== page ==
The E326K mutation and Gaucher disease: mutation or polymorphism?


Corresponding author: Ellen Sidransky M.D., Section on Molecular Neurogenetics, 49 Convent Drive MSC 4405, 49/B1EE16, Bethesda, MD 20892-4405. Tel: 01 301 496 0373; Fax: 01 301 402 6438; e-mail:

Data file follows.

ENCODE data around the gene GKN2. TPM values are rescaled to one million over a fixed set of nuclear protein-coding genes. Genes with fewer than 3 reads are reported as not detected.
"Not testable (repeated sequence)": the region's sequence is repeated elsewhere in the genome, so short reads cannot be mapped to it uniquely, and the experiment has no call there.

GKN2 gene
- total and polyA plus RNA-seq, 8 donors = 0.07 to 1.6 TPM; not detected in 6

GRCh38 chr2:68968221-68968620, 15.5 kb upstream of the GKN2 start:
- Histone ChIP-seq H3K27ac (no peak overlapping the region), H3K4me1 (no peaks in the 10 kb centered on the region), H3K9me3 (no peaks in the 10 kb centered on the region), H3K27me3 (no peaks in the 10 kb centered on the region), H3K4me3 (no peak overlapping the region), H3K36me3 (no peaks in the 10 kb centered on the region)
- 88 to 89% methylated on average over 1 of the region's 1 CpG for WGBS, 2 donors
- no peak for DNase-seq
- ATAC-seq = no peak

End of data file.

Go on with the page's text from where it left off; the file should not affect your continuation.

Gaucher disease is caused by mutations in the gene for human glucocerebrosidase, a lysosomal enzyme involved in the intracellular hydrolysis of glucosylceramide. While over 150 different glucocerebrosidase mutations have been identified in patients with Gaucher disease, not all reported mutations have been fully characterized as being causative. One such mutation is the E326K mutation, which results from a G to A nucleotide substitution at genomic position 6195 and has been identified in patients with type 1, type 2 and type 3 Gaucher disease. However, in each instance, the E326K mutation was found on the same allele with another glucocerebrosidase mutation. Utilizing polymerase chain reaction (PCR) screening and restriction digestions of both patients with Gaucher disease and normal controls, we identified the E326K allele in both groups. Of the 310 alleles screened from patients with Gaucher disease, the E326K mutation was detected in four alleles (1.3%). In addition, screening for the E326K mutation among normal controls from a random population revealed that three alleles among 316 screened (0.9%) also carried the E326K mutation. In the normal controls with the E326K allele, the glucocerebrosidase gene was completely sequenced, but no additional mutations were found. Because the E326K mutation may be a polymorphism, we caution that a careful examination of any allele with this mutation should be performed to check for the presence of other glucocerebrosidase mutations.